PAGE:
Durham research sheds new light on how chemical reactions work
(19 August 2005)
Research from Durham University’s esteemed Department of Chemistry has contributed to a breakthrough in the complex world of understanding how the quantum mechanics of chemical reactions work. As a result, the research co-author, Dr Eckart Wrede, a Lecturer in Physical Chemistry at Durham, has had his work recognised and selected for publication in the prestigious international journal Science on Friday 19 August.
The research was carried out as part of a long-standing collaboration with colleagues at the University of Nottingham, led by Dr Stuart Althorpe, a former Research Fellow at Durham, and provides a leap forward for scientists all over the world. By understanding chemical processes better chemists will be able to conduct experiments more quickly and accurately and make new chemicals more cheaply and efficiently.
Dr Wrede said: “This work provides another vital piece of the jigsaw for understanding how chemical reactions work. Since the late 1920s chemists have been trying to gain a better understanding of all the different factors that occur during a chemical reaction particularly in terms of quantum mechanics, or put simply how atoms and molecules behave during a chemical reaction. Our research takes us an important step closer to fully understand these chemical processes in the greatest possible detail.”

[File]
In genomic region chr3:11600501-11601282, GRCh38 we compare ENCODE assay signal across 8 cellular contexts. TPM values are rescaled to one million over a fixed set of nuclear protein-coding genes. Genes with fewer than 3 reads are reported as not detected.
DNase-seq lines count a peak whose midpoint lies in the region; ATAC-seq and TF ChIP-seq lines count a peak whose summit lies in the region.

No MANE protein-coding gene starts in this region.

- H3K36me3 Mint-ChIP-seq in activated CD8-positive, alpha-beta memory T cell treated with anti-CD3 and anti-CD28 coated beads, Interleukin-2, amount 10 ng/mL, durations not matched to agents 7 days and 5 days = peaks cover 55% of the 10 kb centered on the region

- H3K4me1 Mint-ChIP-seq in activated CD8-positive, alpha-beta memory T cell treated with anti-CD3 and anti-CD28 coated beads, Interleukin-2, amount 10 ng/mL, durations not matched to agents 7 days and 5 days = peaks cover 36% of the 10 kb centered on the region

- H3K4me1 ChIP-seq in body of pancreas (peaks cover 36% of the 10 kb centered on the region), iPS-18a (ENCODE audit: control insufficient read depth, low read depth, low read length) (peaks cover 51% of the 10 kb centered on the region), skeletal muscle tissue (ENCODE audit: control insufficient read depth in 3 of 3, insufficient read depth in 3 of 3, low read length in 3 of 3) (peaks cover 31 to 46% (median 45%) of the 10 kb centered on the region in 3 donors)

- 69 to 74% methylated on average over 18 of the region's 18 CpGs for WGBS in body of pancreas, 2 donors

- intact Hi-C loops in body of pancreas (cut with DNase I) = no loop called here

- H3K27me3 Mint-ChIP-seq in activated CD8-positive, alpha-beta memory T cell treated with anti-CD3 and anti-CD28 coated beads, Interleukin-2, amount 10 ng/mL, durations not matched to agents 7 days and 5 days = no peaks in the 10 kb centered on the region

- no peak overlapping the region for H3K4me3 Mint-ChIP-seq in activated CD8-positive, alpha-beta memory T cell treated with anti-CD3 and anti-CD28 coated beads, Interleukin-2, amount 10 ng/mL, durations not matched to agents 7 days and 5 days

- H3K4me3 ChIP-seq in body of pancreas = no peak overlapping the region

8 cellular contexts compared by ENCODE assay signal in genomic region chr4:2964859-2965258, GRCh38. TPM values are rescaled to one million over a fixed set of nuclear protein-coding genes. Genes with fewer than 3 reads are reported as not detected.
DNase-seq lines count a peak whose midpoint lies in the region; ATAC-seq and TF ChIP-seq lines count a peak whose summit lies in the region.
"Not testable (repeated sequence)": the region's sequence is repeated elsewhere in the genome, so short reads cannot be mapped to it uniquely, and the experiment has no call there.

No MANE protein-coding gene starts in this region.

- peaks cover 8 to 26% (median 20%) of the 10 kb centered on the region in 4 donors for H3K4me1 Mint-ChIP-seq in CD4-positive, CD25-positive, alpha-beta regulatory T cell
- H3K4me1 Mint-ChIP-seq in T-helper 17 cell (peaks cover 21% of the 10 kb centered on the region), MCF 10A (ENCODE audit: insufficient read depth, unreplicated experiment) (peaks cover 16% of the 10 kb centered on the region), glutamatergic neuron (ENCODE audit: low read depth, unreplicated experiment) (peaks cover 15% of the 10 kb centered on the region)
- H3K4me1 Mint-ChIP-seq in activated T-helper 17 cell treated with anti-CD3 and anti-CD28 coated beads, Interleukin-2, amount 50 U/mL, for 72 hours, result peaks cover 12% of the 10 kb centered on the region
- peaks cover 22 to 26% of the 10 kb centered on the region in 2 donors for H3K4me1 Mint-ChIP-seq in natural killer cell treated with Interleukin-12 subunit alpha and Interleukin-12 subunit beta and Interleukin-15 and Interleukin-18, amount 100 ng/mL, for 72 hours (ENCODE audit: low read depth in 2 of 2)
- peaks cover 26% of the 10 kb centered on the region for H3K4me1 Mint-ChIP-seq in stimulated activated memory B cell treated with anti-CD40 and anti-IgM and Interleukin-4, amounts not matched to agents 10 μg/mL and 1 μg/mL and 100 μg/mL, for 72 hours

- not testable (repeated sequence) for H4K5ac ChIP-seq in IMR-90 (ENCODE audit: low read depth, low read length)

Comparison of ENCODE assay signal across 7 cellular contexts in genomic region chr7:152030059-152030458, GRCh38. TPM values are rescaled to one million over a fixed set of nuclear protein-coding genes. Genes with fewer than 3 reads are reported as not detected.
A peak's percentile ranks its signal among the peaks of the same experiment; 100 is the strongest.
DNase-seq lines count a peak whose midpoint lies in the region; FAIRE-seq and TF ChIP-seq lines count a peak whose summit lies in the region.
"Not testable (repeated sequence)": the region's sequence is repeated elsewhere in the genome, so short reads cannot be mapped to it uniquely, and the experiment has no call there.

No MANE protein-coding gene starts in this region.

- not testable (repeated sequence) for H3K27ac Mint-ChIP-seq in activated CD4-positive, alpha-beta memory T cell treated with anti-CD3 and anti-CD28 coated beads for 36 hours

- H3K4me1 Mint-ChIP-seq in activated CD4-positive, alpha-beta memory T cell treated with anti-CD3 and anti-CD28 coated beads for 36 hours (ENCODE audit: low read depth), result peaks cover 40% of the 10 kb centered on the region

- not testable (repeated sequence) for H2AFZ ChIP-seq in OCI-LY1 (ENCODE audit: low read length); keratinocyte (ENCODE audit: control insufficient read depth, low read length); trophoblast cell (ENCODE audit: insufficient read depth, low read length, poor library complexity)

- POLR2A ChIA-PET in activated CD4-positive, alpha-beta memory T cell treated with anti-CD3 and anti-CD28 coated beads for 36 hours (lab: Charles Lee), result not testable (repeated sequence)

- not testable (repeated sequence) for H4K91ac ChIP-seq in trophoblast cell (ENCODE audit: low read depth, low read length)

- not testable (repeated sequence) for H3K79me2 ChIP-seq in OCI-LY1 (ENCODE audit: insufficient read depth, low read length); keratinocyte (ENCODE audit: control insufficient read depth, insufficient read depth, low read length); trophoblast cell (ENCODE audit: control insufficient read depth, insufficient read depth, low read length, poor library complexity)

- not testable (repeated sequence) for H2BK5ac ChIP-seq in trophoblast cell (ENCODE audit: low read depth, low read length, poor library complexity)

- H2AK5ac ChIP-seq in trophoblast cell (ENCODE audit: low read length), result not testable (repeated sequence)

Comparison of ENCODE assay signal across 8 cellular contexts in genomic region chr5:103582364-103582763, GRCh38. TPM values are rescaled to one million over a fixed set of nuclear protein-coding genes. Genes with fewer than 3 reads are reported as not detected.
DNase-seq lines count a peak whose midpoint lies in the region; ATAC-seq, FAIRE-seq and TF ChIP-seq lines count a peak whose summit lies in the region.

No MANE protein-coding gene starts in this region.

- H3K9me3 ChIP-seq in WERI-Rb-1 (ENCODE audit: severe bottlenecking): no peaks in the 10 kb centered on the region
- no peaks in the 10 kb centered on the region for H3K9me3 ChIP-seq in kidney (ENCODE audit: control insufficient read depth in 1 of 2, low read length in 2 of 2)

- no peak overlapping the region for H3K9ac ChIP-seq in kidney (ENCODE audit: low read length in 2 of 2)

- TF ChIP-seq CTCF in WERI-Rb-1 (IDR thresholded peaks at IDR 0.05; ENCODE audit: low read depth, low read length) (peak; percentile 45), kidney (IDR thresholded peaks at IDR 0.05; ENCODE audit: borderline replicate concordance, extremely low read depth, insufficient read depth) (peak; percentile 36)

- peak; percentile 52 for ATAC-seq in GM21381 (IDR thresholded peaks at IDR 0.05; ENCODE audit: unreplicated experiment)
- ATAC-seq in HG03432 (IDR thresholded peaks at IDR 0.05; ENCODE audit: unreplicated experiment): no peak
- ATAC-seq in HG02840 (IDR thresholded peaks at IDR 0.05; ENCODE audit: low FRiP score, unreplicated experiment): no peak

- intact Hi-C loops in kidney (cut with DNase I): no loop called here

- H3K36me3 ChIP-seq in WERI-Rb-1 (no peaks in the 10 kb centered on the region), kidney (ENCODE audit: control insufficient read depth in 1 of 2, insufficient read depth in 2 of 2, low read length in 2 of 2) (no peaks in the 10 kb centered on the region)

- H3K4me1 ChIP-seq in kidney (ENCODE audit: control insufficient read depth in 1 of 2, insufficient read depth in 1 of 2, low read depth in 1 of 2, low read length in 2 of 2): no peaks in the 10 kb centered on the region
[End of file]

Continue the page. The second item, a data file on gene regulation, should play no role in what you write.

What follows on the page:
This research will be particularly helpful to chemists studying reactions in the atmosphere. For example, there are very many different reactions involved in the destruction of the ozone layer. Dr Wrede added: “As an example, this research will be helpful to solve reactions which can cause pollution in combustion processes or in the atmosphere. It can help to narrow down which reactions are the most polluting and should be examined more urgently to find ways to reduce their effects.”
The Nottingham group used a sophisticated supercomputer to calculate the quantum behaviour of the atoms and molecules throughout a chemical reaction. Dr Eckart Wrede then created a ‘billiard ball movie’ which allowed them to watch the motion of the atoms and molecules and learn more about how they reacted with each other. They found that only in certain situations did the movement of atoms and molecules speed up or slow down a chemical reaction.
Head of Department, Professor David Parker said: “It is research like this that ensures that the Department of Chemistry at Durham University maintains its excellent reputation for research and continues to be one of the few departments in the UK to hold a grade 5*A in the national Research Assessment exercise. At Durham we are committed to producing world-class research and by Dr Wrede’s paper being published in Science, he and his colleagues at Nottingham will gain highly merited and well-earned international recognition.”
Contact: Dr Eckart Wrede, Lecturer in Physical Chemistry, Department of Chemistry 0191 334 2129 Eckart Wrede